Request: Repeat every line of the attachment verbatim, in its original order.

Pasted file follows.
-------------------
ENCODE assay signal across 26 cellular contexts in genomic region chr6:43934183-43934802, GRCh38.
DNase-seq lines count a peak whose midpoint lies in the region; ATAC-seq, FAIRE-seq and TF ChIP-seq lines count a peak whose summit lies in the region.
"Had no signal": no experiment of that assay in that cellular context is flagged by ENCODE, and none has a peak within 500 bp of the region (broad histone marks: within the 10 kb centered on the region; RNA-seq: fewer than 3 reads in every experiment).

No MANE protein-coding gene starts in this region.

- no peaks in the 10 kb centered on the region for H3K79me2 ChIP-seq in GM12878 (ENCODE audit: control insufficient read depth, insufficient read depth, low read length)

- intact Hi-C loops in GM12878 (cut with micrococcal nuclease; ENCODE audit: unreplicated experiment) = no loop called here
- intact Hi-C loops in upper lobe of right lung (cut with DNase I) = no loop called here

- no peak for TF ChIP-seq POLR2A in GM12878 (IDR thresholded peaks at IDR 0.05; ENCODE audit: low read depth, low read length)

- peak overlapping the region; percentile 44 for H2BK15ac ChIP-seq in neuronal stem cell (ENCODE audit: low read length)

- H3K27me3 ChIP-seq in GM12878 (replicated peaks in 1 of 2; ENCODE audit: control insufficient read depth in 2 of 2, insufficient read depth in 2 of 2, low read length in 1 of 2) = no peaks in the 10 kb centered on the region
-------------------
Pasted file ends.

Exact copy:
ENCODE assay signal across 26 cellular contexts in genomic region chr6:43934183-43934802, GRCh38.
DNase-seq lines count a peak whose midpoint lies in the region; ATAC-seq, FAIRE-seq and TF ChIP-seq lines count a peak whose summit lies in the region.
"Had no signal": no experiment of that assay in that cellular context is flagged by ENCODE, and none has a peak within 500 bp of the region (broad histone marks: within the 10 kb centered on the region; RNA-seq: fewer than 3 reads in every experiment).

No MANE protein-coding gene starts in this region.

- no peaks in the 10 kb centered on the region for H3K79me2 ChIP-seq in GM12878 (ENCODE audit: control insufficient read depth, insufficient read depth, low read length)

- intact Hi-C loops in GM12878 (cut with micrococcal nuclease; ENCODE audit: unreplicated experiment) = no loop called here
- intact Hi-C loops in upper lobe of right lung (cut with DNase I) = no loop called here

- no peak for TF ChIP-seq POLR2A in GM12878 (IDR thresholded peaks at IDR 0.05; ENCODE audit: low read depth, low read length)

- peak overlapping the region; percentile 44 for H2BK15ac ChIP-seq in neuronal stem cell (ENCODE audit: low read length)

- H3K27me3 ChIP-seq in GM12878 (replicated peaks in 1 of 2; ENCODE audit: control insufficient read depth in 2 of 2, insufficient read depth in 2 of 2, low read length in 1 of 2) = no peaks in the 10 kb centered on the region